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**Hint:**We start solving the problem by expanding the given summations of x, y and z. After expanding the summation, we can see that the sum resembles the sum of infinite geometric series. So, we use the sum of the infinite geometric series $\dfrac{p}{1-r}$ if $\left| r \right|<1$ to get the a, b and c in terms of x, y and z. We then use the information given about a, b and c in order to get the desired relation between x, y and z.

__Complete step-by-step answer__:According to the problem, we are given $x=\sum\limits_{n=0}^{\infty }{{{a}^{n}}}$, $y=\sum\limits_{n=0}^{\infty }{{{b}^{n}}}$, $z=\sum\limits_{n=0}^{\infty }{{{c}^{n}}}$ where a, b, c are in A.P and $\left| a \right|<1$, $\left| b \right|<1$, $\left| c \right|<1$. We need to find the progression that the numbers x, y, z are in.

Let us first solve for the values of x, y and z.

We have $x=\sum\limits_{n=0}^{\infty }{{{a}^{n}}}$.

$\Rightarrow x={{a}^{0}}+{{a}^{1}}+{{a}^{2}}+{{a}^{3}}+..............\infty $.

$\Rightarrow x=1+a+{{a}^{2}}+{{a}^{3}}+..............\infty $ ---(1).

We can see that the right-hand side resembles the sum of infinite geometric series with the first term as 1 and the common ratio as ‘a’. According the problem we have $\left| a \right|<1$.

We know that the sum of the terms in infinite geometric series $p+pr+p{{r}^{2}}+p{{r}^{3}}+.......\infty $ is $\dfrac{p}{1-r}$ if $\left| r \right|<1$. We use this result in equation (1).

$\Rightarrow x=\dfrac{1}{1-a}$.

$\Rightarrow 1-a=\dfrac{1}{x}$ ---(2).

Now, we have $y=\sum\limits_{n=0}^{\infty }{{{b}^{n}}}$.

$\Rightarrow y={{b}^{0}}+{{b}^{1}}+{{b}^{2}}+{{b}^{3}}+..............\infty $.

$\Rightarrow y=1+b+{{b}^{2}}+{{b}^{3}}+..............\infty $ ---(3).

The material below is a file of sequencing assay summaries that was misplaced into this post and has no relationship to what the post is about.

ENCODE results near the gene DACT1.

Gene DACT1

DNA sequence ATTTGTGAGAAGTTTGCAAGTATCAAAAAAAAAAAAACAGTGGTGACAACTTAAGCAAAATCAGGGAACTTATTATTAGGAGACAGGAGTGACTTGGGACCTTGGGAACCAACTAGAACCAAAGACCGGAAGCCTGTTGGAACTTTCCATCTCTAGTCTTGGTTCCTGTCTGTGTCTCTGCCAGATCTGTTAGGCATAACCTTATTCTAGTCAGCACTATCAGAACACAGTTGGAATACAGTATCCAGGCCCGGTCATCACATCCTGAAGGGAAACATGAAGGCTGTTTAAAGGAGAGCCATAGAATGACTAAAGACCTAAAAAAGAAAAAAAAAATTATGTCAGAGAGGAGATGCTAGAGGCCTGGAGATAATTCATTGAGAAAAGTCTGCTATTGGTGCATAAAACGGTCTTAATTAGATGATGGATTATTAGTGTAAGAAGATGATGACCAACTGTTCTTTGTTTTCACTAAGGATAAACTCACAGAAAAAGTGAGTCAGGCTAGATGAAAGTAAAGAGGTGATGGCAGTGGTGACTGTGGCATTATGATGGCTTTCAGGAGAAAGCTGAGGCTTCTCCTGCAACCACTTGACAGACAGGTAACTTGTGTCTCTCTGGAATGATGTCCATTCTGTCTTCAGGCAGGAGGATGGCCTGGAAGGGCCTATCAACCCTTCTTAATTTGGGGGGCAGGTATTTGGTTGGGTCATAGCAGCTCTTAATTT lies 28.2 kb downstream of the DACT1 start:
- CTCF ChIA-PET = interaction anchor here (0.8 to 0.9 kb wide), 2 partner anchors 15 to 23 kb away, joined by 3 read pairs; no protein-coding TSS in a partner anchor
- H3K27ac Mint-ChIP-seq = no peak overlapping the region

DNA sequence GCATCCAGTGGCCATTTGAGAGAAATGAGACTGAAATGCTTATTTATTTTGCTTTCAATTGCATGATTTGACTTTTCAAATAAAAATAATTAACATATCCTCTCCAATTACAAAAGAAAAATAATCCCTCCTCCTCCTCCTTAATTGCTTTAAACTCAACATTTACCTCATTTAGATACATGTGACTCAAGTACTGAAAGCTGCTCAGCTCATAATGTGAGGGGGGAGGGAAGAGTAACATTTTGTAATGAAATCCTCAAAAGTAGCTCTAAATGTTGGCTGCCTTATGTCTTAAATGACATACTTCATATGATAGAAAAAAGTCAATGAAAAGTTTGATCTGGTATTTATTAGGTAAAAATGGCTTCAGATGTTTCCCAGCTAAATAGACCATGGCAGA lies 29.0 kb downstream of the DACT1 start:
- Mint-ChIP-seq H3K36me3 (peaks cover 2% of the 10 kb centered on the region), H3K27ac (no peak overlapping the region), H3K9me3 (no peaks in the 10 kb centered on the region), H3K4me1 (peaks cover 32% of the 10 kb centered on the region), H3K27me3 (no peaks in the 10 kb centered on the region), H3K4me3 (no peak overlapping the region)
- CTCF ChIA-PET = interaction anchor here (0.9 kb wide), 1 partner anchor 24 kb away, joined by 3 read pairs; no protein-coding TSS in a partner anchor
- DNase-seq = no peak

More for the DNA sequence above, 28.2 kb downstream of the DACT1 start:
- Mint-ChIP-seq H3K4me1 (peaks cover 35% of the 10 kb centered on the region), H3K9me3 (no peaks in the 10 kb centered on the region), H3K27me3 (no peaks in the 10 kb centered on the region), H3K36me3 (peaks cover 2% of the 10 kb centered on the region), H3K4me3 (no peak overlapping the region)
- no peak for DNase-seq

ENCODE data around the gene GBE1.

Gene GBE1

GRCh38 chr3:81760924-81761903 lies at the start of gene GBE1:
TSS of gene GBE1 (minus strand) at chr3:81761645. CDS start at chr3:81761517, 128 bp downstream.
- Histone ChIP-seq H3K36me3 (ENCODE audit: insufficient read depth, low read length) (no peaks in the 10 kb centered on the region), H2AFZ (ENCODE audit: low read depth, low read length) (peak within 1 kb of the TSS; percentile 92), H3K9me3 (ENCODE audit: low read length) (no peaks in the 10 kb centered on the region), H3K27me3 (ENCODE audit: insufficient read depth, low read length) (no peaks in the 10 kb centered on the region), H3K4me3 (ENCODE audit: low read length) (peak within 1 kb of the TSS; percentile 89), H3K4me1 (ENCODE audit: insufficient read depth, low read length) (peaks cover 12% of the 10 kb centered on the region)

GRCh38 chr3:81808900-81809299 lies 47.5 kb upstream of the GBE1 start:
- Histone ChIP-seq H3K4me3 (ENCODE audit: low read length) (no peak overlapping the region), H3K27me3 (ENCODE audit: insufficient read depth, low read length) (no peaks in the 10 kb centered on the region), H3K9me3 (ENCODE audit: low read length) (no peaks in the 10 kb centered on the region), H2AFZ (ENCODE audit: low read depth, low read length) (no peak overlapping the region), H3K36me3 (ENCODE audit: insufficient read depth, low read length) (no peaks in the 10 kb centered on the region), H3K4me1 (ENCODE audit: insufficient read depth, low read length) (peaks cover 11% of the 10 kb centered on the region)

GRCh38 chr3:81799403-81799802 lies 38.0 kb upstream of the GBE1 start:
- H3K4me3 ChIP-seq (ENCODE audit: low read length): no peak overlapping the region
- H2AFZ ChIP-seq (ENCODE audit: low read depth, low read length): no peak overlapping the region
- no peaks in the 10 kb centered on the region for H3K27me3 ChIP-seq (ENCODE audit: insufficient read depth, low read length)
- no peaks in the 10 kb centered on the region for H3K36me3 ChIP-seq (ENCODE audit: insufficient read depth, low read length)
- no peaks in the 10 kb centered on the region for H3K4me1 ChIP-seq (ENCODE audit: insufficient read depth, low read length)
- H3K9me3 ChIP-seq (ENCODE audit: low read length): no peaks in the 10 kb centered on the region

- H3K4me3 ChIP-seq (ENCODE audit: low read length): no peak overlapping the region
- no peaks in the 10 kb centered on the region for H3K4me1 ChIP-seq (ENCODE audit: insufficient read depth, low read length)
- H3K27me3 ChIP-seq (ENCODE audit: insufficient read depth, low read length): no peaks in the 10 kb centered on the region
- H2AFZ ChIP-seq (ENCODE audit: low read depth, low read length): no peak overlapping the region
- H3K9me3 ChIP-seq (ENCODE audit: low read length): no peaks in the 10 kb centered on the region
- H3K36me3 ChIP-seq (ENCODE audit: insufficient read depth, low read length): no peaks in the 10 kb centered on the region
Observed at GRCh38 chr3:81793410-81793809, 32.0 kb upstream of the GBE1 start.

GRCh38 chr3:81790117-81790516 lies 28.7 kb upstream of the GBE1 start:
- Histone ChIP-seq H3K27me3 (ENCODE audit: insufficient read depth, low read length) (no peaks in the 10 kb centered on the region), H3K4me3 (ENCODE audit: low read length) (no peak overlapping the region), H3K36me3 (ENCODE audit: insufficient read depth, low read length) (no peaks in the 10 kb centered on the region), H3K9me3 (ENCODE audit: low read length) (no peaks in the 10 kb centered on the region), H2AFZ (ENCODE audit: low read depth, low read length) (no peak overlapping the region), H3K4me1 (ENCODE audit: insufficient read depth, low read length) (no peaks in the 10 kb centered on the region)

We can see that the right-hand side resembles the sum of infinite geometric series with first term as 1 and the common ratio as ‘b’. According the problem we have $\left| b \right|<1$.

We know that the sum of the terms in infinite geometric series $p+pr+p{{r}^{2}}+p{{r}^{3}}+.......\infty $ is $\dfrac{p}{1-r}$ if $\left| r \right|<1$. We use this result in equation (3).

$\Rightarrow y=\dfrac{1}{1-b}$.

$\Rightarrow 1-b=\dfrac{1}{y}$ ---(4).

Now, we have $z=\sum\limits_{n=0}^{\infty }{{{c}^{n}}}$.

$\Rightarrow z={{c}^{0}}+{{c}^{1}}+{{c}^{2}}+{{c}^{3}}+..............\infty $.

$\Rightarrow z=1+c+{{c}^{2}}+{{c}^{3}}+..............\infty $ ---(5).

We can see that the right-hand side resembles the sum of infinite geometric series with the first term as 1 and the common ratio as ‘c’. According the problem we have$\left| c \right|<1$.

We know that the sum of the terms in infinite geometric series $p+pr+p{{r}^{2}}+p{{r}^{3}}+.......\infty $ is $\dfrac{p}{1-r}$ if $\left| r \right|<1$. We use this result in equation (5).

$\Rightarrow z=\dfrac{1}{1-c}$.

$\Rightarrow 1-c=\dfrac{1}{z}$ ---(6).

According to the problem, we have a, b and c are in A.P (Arithmetic Progression). We know that if the given terms are in A.P (Arithmetic Progression) and all the terms are multiplied or divided or added or subtracted with any number, then the new terms we obtained will also be in A.P(Arithmetic Progression). Using this fact, we get the numbers –a, –b and –c are in A.P. Also, the numbers $1-a,1-b,1-c$ are also in A.P.

So, we have got 1 – a, 1 – b, 1 – c are in A.P which makes $\dfrac{1}{x}$, $\dfrac{1}{y}$, $\dfrac{1}{z}$ are in A.P.

We know that the inverse of $\dfrac{1}{x}$, $\dfrac{1}{y}$, $\dfrac{1}{z}$ are x, y, z.

We know that if p, q and r are in A.P, then $\dfrac{1}{p}$, $\dfrac{1}{q}$ and $\dfrac{1}{r}$ are in H.P (Harmonic Progression). Using this fact, we get that x, y, z are in H.P.

∴ We have found x, y, z are in H.P.

**The correct option for the given problem is (a).**

**Note**: We can prove that when the given terms are in A.P (Arithmetic Progression) and all the terms are multiplied or divided or added or subtracted with any number, then the new terms we obtained will also be in A.P(Arithmetic Progression) by taking example of any series that resembles A.P(Arithmetic Progression). We should not confuse the inverse of A.P as G.P. Similarly, we can expect problems in which x, y and z are in G.P.

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